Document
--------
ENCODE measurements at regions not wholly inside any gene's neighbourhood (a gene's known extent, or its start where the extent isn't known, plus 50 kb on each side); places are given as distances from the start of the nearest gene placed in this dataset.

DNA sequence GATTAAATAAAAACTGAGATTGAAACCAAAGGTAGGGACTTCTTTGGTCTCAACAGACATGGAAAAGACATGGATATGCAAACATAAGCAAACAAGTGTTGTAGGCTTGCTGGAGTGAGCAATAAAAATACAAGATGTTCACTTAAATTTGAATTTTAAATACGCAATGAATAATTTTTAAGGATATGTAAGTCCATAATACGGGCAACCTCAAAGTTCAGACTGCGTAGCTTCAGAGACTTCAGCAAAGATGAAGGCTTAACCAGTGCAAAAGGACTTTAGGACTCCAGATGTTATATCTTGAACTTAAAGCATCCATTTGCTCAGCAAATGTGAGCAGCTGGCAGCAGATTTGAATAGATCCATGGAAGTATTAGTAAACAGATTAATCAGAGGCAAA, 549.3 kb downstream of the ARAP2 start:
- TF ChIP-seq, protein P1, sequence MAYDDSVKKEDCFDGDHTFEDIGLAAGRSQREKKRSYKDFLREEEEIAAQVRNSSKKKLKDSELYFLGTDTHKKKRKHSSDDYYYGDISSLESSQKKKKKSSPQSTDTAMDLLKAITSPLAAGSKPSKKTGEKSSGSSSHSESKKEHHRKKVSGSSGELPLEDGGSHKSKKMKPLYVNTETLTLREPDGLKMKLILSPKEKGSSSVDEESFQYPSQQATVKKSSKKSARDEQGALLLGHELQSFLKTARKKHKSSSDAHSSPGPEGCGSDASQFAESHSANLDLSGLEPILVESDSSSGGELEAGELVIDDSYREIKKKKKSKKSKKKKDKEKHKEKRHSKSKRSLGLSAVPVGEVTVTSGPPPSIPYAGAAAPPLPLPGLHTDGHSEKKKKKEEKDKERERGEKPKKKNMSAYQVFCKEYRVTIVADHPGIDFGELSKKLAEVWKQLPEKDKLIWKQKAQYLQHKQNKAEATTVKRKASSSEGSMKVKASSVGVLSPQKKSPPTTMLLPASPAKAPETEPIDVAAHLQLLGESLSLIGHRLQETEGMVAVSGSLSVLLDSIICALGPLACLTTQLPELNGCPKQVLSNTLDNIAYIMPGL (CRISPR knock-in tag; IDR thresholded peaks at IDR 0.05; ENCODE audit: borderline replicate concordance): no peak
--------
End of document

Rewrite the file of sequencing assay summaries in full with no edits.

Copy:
ENCODE measurements at regions not wholly inside any gene's neighbourhood (a gene's known extent, or its start where the extent isn't known, plus 50 kb on each side); places are given as distances from the start of the nearest gene placed in this dataset.

DNA sequence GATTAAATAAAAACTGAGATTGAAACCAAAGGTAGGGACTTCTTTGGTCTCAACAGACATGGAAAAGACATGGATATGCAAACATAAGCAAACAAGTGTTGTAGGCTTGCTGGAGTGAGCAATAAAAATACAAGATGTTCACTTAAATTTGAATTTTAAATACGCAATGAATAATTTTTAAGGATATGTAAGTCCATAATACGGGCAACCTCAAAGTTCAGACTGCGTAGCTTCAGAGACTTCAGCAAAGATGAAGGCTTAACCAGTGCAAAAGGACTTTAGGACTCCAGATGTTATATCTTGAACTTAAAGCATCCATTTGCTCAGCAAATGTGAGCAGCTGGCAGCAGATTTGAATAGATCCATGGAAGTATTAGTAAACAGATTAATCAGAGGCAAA, 549.3 kb downstream of the ARAP2 start:
- TF ChIP-seq, protein P1, sequence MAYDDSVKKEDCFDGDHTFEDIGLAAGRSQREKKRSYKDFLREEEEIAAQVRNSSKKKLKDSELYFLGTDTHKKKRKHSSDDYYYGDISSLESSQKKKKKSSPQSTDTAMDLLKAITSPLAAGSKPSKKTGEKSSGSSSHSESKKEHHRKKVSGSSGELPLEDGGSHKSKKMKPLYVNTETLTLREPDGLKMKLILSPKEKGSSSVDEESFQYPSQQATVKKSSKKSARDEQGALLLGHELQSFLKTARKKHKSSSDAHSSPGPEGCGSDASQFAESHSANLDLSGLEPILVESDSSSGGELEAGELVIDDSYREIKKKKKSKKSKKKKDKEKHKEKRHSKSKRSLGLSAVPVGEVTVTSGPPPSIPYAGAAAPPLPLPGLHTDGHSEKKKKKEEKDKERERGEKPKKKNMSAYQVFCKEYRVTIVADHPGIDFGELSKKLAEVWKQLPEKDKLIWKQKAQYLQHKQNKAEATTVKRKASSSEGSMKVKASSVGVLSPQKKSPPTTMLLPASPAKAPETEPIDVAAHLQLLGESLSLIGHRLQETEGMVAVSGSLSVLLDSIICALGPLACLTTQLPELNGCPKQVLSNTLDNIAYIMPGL (CRISPR knock-in tag; IDR thresholded peaks at IDR 0.05; ENCODE audit: borderline replicate concordance): no peak